Saturated FatUntil recently that is. In the past couple of years one the most important and functional, (not to mention tasty) of the saturated fats has been getting quite a bit of attention. Coconut Oil for many years vilified and verboten, a heavy, artery clogging, and cholesterol raising generally unhealthy fat, as it turns is not so bad after all. In fact there actually a lot to love about coconut oil!

Another three letters should come to mind when you think about coconut oil: M.C.T. . Coconut Oil is one of nature’s richest sources of MCT. MCT stands for medium chain triglycerides and it is very good stuff. And, coconut oil is 2 thirds MCT, which means in every teaspoonful you’re going to get 3 grams of MCT oil.

So why should you care about MCTs? Two words: weight loss! Well actually there are a lot of things MCTs are good for, they suppress your appetite you can use them for energy really quickly. They’re very satisfying and you’ll find yourself eating less food, and you’ll have more energy to do stuff.

Body builders love MCTs because they go right into the blood, for use they don’t need to be processed before they can be used. As opposed to the long chain fatty acids that comprise most of our dietary fats, MCTs are relatively inert; they don’t really affect digestive chemistry. That’s important, especially if the digestive system is stresses or impaired. MCT’s don’t require bile. For those sans gall bladder, a teaspoonful or two of coconut oil can be a very tasty way to make sure they’re getting fats. We used them alot in the pharmacy when I worked at University Hospital which was a regional center for digestive system health issues. Burt best of all, MCTs don’t get stored like other fats, they’re used! Which makes them an ideal source of fat nutrition for dieters.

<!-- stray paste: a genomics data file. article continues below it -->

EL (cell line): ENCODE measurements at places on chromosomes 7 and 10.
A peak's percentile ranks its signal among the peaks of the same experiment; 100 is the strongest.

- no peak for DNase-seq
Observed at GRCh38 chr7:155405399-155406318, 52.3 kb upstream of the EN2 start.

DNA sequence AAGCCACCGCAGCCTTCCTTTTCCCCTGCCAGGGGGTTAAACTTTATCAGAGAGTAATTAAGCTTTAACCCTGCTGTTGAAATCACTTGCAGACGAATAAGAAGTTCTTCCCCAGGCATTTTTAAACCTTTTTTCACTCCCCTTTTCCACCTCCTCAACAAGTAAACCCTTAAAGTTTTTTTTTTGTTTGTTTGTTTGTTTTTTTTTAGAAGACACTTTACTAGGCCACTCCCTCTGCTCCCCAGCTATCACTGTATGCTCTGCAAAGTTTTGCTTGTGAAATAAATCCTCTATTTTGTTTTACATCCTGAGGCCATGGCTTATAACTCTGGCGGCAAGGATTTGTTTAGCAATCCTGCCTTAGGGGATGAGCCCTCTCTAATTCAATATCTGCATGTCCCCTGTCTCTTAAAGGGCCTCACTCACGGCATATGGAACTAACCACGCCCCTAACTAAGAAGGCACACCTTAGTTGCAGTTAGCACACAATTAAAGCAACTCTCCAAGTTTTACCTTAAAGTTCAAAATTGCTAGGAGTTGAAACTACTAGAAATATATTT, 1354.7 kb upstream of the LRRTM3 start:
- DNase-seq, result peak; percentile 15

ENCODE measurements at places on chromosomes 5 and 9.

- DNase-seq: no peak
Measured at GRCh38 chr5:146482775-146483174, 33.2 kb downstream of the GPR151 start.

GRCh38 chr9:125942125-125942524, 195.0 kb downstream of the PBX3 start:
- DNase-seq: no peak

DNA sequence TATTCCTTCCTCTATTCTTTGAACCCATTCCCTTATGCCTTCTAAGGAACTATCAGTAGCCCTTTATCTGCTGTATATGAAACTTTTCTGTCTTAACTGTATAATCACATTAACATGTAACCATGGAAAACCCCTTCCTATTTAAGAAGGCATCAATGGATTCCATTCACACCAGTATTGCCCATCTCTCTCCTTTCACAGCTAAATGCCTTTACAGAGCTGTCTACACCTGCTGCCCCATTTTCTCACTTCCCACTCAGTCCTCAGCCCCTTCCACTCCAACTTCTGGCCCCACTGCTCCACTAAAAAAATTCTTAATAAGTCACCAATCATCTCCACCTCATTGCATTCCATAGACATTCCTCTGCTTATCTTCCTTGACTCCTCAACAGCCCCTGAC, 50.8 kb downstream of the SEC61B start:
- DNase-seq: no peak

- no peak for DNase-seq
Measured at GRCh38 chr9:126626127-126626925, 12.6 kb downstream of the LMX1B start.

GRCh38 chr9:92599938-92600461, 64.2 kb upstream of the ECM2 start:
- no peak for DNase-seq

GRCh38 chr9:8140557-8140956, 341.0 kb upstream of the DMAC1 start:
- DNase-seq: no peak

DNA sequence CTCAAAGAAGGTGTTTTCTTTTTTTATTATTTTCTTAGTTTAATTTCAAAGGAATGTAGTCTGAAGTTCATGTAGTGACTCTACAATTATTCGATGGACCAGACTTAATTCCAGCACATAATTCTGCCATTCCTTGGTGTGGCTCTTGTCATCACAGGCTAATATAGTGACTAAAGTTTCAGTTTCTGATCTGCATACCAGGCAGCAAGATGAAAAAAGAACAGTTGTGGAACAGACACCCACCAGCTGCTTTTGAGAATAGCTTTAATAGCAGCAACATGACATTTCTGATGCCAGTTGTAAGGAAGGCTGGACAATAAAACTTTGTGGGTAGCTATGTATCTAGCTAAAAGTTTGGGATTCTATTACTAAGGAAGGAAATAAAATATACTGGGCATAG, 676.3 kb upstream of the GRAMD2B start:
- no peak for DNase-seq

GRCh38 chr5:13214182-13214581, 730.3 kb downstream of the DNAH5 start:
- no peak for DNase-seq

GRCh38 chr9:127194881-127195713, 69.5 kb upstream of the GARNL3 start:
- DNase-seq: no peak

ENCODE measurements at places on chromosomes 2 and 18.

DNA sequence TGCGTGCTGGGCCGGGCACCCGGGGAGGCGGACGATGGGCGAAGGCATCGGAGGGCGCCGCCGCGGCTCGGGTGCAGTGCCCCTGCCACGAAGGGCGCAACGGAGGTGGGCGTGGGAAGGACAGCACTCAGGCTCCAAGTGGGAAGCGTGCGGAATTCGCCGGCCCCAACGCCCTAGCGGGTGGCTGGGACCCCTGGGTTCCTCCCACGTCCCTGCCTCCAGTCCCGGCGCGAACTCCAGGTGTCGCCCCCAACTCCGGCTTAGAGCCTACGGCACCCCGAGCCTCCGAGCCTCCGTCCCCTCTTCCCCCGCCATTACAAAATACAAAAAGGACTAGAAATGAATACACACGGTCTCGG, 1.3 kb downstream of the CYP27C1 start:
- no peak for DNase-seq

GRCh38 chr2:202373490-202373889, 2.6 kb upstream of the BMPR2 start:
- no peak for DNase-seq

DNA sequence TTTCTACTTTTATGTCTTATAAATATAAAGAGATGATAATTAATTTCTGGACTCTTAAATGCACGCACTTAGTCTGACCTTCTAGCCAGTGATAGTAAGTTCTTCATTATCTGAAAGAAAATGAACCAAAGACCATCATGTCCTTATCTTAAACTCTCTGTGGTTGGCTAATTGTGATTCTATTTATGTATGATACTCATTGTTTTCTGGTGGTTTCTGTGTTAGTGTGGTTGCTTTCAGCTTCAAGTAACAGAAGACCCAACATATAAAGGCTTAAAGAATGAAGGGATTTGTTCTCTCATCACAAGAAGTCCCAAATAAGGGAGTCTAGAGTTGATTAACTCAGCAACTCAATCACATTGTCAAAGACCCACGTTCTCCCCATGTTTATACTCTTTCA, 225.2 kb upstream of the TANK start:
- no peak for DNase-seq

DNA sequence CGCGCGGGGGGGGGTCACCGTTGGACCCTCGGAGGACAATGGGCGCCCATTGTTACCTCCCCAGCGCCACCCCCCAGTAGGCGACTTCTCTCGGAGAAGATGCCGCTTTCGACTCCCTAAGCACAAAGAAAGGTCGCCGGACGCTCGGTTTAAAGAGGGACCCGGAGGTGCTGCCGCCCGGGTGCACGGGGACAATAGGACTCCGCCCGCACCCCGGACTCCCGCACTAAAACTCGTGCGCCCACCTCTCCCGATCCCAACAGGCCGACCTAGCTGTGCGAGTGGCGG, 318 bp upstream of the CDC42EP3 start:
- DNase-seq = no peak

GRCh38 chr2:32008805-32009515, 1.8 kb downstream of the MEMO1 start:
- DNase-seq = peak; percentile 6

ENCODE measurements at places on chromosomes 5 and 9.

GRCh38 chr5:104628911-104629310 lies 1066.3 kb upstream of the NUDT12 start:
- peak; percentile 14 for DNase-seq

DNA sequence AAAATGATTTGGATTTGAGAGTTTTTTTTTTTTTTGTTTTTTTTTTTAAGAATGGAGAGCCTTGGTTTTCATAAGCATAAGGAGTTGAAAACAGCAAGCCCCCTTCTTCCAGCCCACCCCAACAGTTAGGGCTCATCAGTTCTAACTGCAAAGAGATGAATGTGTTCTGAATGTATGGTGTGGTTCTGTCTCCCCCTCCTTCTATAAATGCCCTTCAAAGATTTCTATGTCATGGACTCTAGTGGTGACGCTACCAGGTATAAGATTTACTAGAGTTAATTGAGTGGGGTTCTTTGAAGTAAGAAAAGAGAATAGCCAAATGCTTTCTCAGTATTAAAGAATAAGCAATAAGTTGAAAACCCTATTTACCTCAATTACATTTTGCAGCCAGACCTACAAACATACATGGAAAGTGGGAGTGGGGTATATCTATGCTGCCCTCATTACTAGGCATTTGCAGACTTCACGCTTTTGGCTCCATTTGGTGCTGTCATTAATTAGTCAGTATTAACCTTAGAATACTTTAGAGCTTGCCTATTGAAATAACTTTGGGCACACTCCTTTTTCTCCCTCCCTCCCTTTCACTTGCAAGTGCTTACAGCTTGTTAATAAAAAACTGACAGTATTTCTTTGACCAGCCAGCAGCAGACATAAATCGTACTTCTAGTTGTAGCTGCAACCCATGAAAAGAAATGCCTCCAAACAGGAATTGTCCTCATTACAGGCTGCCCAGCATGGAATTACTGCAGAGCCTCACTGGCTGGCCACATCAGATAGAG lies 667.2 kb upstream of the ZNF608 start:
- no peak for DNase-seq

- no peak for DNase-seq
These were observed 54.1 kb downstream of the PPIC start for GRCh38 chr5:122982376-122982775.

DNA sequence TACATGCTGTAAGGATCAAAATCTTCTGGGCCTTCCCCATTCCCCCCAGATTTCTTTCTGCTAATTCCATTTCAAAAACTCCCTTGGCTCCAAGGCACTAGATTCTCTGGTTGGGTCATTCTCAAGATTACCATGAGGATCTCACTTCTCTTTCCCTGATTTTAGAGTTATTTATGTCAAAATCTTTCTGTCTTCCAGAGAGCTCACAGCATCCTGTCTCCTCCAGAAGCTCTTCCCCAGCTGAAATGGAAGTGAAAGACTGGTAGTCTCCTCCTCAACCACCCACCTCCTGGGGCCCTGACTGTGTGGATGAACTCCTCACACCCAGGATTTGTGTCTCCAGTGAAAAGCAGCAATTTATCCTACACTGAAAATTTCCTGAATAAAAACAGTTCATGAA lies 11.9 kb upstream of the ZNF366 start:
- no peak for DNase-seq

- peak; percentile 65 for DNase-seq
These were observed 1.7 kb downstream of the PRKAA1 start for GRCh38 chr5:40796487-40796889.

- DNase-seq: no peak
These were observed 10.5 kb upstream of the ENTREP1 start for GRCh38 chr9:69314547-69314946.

And coconut oil has non MCT related features that make it so darn loveable! Most especially it tastes great. Roast some veggie in it and not only do you get stable oil with a high smoke point, and nutritional value, but you get all that in great tasting oil!

You can use coconut oil topically as a moisturizer or hair conditioner, it’s vitamin E content can protect skin and moisturize skin and hair protective and if you mix it up with a little honey or stevia and some fruit flavoring it has some great adult “entertainment” benefits too (use your imagination here!).

If you have a favorite way to use coconut oil I love to know about it. Please fell free to share it in the comments below.

Nutiva Certified Organic Extra Virgin Coconut Oil
Organic Extra Virgin Coconut Oil

One 54-ounce jar of pure-white, USDA-certified-organic, extra-virgin coconut oil, cold-pressed from fresh coconuts within two hours of chopping; light true-coconut taste, aroma.